As one might expect from a premium-priced camera like this, image quality is generally very good, but it is not without one or two annoying problems. The lens is very sharp and detailed over most of the frame, but the corners are soft and blurry, and barrel distortion at wide angle is much more pronounced than I would expect from the usually excellent Canon optics. Likewise image processing, normally another Canon strong-point, also has a couple of notable problems. Colour rendition is superb, with good detail even in saturated bright colours, but high-ISO noise control is surprisingly poor, with visible noise effects from as low as 200 ISO. Dynamic range is also quite limited, with highlights burning out in order to preserve shadow detail.


”’Verdict”’

While there’s no disputing that the Canon IXUS 85 IS is a superbly well-made camera, and is light, compact and easy to use, there’s also no denying that it is very expensive and doesn’t offer a lot of features for the money. While performance is well up to Canon’s usual standard, image quality is let down by wide-angle lens distortion, corner blurring and high-ISO noise problems. If I was spending over £200 on a compact camera I’d expect a bit more than this.

”A range of test shots are shown over the next few pages. Here, the full size images at the minimum and maximum ISO settings have been reduced for bandwidth purposes to let you see the full image, and a series of crops taken from original full resolution images at a range of ISO settings have been included in order for you to gain an appreciation of the overall quality.”


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This is the full frame at 80 ISO.


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At the minimum sensitivity settig the image is clean and sharp.


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No major problems at 100 ISO.


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200 ISO and already there is visible noise spoiling the image.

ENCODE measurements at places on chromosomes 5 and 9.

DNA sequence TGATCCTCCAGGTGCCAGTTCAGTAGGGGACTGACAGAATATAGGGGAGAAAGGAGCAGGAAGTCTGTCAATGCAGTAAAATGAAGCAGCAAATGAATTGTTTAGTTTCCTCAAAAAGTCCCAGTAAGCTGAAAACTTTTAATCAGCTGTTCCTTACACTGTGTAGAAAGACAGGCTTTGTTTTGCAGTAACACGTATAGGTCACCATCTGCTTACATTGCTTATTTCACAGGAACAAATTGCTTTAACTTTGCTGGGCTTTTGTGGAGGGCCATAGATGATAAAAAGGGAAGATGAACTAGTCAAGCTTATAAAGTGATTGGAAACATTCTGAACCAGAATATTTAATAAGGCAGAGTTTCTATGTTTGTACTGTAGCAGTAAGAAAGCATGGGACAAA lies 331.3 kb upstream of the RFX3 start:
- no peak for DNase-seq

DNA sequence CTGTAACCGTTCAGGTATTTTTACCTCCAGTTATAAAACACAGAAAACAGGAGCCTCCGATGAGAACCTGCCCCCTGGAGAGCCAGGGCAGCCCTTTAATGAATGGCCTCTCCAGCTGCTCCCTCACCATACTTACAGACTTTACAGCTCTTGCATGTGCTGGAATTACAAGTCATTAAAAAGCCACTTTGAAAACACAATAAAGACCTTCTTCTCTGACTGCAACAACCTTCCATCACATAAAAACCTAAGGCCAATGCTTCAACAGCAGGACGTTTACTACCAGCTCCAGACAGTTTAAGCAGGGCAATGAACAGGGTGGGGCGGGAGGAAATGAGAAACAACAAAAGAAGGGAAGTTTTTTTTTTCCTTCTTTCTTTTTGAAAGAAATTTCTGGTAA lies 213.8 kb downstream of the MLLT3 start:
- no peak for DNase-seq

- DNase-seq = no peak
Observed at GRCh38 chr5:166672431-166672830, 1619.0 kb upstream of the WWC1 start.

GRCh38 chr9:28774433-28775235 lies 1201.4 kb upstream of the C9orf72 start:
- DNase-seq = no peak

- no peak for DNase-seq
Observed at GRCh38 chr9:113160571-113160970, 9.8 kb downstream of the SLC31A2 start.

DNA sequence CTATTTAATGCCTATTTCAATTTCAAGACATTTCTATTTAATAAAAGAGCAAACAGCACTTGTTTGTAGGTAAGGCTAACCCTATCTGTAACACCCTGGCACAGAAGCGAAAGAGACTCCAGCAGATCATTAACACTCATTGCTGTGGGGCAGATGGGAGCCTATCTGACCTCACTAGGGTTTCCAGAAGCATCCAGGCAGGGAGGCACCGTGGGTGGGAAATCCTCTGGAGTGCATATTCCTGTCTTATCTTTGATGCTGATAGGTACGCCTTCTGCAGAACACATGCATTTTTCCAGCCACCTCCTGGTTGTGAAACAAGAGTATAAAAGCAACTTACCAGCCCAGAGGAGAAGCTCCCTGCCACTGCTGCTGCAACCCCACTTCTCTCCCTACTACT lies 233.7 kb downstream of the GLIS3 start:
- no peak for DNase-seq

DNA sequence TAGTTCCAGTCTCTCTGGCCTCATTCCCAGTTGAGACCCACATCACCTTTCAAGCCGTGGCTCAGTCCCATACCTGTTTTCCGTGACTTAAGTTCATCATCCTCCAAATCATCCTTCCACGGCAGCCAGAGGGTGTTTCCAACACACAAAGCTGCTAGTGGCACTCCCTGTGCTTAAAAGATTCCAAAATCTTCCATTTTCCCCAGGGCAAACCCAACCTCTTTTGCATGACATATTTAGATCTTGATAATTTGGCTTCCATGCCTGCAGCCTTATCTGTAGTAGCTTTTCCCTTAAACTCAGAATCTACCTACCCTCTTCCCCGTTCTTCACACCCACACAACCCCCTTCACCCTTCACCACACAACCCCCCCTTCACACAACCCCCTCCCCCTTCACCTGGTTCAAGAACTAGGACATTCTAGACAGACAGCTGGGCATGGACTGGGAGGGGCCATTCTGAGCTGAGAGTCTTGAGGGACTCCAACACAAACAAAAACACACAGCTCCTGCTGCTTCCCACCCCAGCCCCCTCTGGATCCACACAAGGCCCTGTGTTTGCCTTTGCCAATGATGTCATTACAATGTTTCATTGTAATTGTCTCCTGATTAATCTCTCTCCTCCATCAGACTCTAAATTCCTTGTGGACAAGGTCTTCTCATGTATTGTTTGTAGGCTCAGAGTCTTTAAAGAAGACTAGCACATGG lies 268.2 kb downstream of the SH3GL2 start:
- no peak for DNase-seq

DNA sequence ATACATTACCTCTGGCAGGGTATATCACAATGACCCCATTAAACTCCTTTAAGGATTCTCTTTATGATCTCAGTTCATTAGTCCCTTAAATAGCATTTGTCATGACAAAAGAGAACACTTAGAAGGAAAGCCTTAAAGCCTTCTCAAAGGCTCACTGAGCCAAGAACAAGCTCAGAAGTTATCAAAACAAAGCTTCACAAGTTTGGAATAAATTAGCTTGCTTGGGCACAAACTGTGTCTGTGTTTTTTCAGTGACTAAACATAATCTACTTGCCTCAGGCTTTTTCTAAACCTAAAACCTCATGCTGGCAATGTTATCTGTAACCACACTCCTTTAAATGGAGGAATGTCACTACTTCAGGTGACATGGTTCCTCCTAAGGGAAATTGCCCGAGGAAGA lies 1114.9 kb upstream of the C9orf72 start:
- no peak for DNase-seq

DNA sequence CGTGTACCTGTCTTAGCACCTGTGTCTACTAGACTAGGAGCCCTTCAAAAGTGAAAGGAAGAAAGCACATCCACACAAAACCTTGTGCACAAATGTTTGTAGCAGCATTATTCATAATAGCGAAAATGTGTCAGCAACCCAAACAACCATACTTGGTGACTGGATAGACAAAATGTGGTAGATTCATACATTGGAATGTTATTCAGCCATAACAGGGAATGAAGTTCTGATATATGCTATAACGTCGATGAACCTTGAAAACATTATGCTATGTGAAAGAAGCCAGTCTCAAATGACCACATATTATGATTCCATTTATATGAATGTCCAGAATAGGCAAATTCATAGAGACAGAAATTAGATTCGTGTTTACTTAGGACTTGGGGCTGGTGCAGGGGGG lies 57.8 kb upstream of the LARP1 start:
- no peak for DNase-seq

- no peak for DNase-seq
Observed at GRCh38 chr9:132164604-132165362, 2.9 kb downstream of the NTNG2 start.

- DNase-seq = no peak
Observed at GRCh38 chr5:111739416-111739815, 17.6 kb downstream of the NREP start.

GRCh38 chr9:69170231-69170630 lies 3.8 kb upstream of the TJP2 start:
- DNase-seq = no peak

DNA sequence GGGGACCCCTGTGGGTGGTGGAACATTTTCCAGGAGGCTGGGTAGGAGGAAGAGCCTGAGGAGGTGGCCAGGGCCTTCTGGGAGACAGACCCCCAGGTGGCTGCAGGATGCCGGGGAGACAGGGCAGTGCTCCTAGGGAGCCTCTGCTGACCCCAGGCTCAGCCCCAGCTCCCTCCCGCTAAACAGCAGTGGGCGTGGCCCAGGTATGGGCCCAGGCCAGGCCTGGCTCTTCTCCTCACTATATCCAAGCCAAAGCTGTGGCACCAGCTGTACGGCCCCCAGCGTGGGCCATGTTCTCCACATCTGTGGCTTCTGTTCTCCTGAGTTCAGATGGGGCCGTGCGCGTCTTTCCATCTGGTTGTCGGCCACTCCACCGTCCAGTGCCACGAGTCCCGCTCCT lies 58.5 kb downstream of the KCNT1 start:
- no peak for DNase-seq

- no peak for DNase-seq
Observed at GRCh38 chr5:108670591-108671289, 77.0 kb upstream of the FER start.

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Noise is worse at 400 ISO.


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Fine detail is lost to the noise at 800 ISO.


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At 1600 ISO the image quality is pretty poor but at least colour balance isn’t too bad.


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This is the full frame at maximum ISO.


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”A range of general test shots are shown over the next two pages. In some cases, the full size image has been reduced for bandwidth purposes, and a crop taken from the original full resolution image has been placed below it to show the overall image quality. Some other pictures may be clicked to view the original full-size image.”


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Here’s the usual detail test shot of the West Window of Exeter Cathedral, for you to compare with other cameras. See below for a full res crop, or click to see the whole picture.


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Near to the centre of the frame the level of sharp fine detail is very impressive.


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The Canon lens produces quite a lot of barrel distortion at the wide-angle end.


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Centre sharpness is very good…


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…but there is a lot of blurring in the corners of the frame, as well as some purple fringing.


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The barrel distortion hasn’t completely disappeared even at the telephoto end of the zoom range.


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”Here are some general test shots to help evaluate the camera’s overall image quality, including the zoom range of the lens. Some pictures may be clicked to download the full size original image.”


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The wide-angle end of the zoom range is equivalent to 35mm, not really very wide at all.


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The telephoto end is equivalent to 105mm, about average for a 3x zoom camera.


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Colour rendition is superb, with detail visible even in bright saturated areas of colour.


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As usual for a small-sensor 10MP camera, dynamic range is limited and highlights are sacrificed in favour of shadow detail.


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Trusted Score


Score in detail

  • Value 4
  • Image Quality 8
  • Build Quality 10

Features

Camera type Ultra Compact
Megapixels (Megapixel) 10 Megapixel
Optical Zoom (Times) 3x
Image Sensor CCD
Image Stabilisation Optical
LCD Monitor 2.5 in
Flash modes Auto Flash, Flash ON, Flash OFF, Red-eye Reduction
Video (max res/format) 640 x 480
Memory card slot Secure Digital (SD) Card, Secure Digital High Capacity (SDHC) Card, MultiMediaCard (MMC), MMCplus